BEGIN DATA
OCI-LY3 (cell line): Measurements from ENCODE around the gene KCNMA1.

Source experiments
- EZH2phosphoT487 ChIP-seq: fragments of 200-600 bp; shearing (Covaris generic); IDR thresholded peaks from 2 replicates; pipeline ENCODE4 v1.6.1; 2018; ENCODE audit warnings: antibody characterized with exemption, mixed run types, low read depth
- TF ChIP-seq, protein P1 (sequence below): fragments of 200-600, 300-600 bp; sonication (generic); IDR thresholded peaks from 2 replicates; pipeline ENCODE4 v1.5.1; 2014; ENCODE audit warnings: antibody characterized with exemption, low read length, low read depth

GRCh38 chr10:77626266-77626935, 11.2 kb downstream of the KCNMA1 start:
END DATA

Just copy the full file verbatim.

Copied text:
OCI-LY3 (cell line): Measurements from ENCODE around the gene KCNMA1.

Source experiments
- EZH2phosphoT487 ChIP-seq: fragments of 200-600 bp; shearing (Covaris generic); IDR thresholded peaks from 2 replicates; pipeline ENCODE4 v1.6.1; 2018; ENCODE audit warnings: antibody characterized with exemption, mixed run types, low read depth
- TF ChIP-seq, protein P1 (sequence below): fragments of 200-600, 300-600 bp; sonication (generic); IDR thresholded peaks from 2 replicates; pipeline ENCODE4 v1.5.1; 2014; ENCODE audit warnings: antibody characterized with exemption, low read length, low read depth

GRCh38 chr10:77626266-77626935, 11.2 kb downstream of the KCNMA1 start: